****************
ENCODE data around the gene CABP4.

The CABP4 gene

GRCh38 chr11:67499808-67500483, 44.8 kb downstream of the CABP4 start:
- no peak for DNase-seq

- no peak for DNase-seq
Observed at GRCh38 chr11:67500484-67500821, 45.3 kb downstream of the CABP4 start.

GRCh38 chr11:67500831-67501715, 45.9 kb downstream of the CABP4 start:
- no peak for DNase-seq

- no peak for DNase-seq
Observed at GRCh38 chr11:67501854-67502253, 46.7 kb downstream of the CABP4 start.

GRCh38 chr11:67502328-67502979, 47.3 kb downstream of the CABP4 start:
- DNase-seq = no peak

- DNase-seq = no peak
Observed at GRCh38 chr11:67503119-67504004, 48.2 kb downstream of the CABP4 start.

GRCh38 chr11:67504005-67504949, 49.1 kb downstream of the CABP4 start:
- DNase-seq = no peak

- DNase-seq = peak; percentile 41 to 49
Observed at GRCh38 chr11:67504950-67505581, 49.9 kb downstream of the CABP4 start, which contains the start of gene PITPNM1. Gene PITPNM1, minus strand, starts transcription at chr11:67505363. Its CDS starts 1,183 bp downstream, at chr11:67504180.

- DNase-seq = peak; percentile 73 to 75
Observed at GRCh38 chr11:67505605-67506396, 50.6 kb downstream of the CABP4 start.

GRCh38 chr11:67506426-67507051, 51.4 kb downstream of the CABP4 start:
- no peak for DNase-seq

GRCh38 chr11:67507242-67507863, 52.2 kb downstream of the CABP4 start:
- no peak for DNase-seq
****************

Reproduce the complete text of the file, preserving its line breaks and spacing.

ENCODE data around the gene CABP4.

The CABP4 gene

GRCh38 chr11:67499808-67500483, 44.8 kb downstream of the CABP4 start:
- no peak for DNase-seq

- no peak for DNase-seq
Observed at GRCh38 chr11:67500484-67500821, 45.3 kb downstream of the CABP4 start.

GRCh38 chr11:67500831-67501715, 45.9 kb downstream of the CABP4 start:
- no peak for DNase-seq

- no peak for DNase-seq
Observed at GRCh38 chr11:67501854-67502253, 46.7 kb downstream of the CABP4 start.

GRCh38 chr11:67502328-67502979, 47.3 kb downstream of the CABP4 start:
- DNase-seq = no peak

- DNase-seq = no peak
Observed at GRCh38 chr11:67503119-67504004, 48.2 kb downstream of the CABP4 start.

GRCh38 chr11:67504005-67504949, 49.1 kb downstream of the CABP4 start:
- DNase-seq = no peak

- DNase-seq = peak; percentile 41 to 49
Observed at GRCh38 chr11:67504950-67505581, 49.9 kb downstream of the CABP4 start, which contains the start of gene PITPNM1. Gene PITPNM1, minus strand, starts transcription at chr11:67505363. Its CDS starts 1,183 bp downstream, at chr11:67504180.

- DNase-seq = peak; percentile 73 to 75
Observed at GRCh38 chr11:67505605-67506396, 50.6 kb downstream of the CABP4 start.

GRCh38 chr11:67506426-67507051, 51.4 kb downstream of the CABP4 start:
- no peak for DNase-seq

GRCh38 chr11:67507242-67507863, 52.2 kb downstream of the CABP4 start:
- no peak for DNase-seq